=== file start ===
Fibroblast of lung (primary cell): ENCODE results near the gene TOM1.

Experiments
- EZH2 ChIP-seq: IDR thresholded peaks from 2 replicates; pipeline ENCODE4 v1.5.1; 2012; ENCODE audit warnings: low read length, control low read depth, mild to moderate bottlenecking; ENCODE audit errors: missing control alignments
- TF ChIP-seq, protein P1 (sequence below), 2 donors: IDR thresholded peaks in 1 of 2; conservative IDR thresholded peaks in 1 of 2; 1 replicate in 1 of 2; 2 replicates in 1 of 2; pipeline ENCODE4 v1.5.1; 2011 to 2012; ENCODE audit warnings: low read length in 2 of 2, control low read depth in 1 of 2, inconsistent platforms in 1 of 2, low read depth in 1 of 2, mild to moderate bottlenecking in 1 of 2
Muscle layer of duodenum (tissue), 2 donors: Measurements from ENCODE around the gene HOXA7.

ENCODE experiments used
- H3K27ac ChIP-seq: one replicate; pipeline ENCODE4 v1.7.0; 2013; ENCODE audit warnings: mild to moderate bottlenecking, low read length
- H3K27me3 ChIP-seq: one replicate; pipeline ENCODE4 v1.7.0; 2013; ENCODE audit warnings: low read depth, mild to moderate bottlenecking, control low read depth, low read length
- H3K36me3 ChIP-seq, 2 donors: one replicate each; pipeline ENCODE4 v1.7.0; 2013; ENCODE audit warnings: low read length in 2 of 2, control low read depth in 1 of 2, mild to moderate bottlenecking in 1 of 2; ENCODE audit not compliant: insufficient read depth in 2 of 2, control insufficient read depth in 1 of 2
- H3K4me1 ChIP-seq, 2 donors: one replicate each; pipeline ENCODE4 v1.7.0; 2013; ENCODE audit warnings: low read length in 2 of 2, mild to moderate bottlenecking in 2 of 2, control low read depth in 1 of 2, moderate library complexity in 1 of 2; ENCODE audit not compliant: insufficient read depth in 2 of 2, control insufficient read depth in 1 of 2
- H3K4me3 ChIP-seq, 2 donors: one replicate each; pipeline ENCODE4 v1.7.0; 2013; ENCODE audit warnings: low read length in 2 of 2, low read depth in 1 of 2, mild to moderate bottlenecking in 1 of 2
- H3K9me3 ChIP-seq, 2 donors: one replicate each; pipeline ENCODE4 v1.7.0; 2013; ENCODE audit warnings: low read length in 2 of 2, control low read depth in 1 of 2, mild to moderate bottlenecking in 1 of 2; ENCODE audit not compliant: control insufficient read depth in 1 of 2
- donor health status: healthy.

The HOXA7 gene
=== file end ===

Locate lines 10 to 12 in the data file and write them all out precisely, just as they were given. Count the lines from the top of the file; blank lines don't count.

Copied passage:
- H3K4me1 ChIP-seq, 2 donors: one replicate each; pipeline ENCODE4 v1.7.0; 2013; ENCODE audit warnings: low read length in 2 of 2, mild to moderate bottlenecking in 2 of 2, control low read depth in 1 of 2, moderate library complexity in 1 of 2; ENCODE audit not compliant: insufficient read depth in 2 of 2, control insufficient read depth in 1 of 2
- H3K4me3 ChIP-seq, 2 donors: one replicate each; pipeline ENCODE4 v1.7.0; 2013; ENCODE audit warnings: low read length in 2 of 2, low read depth in 1 of 2, mild to moderate bottlenecking in 1 of 2
- H3K9me3 ChIP-seq, 2 donors: one replicate each; pipeline ENCODE4 v1.7.0; 2013; ENCODE audit warnings: low read length in 2 of 2, control low read depth in 1 of 2, mild to moderate bottlenecking in 1 of 2; ENCODE audit not compliant: control insufficient read depth in 1 of 2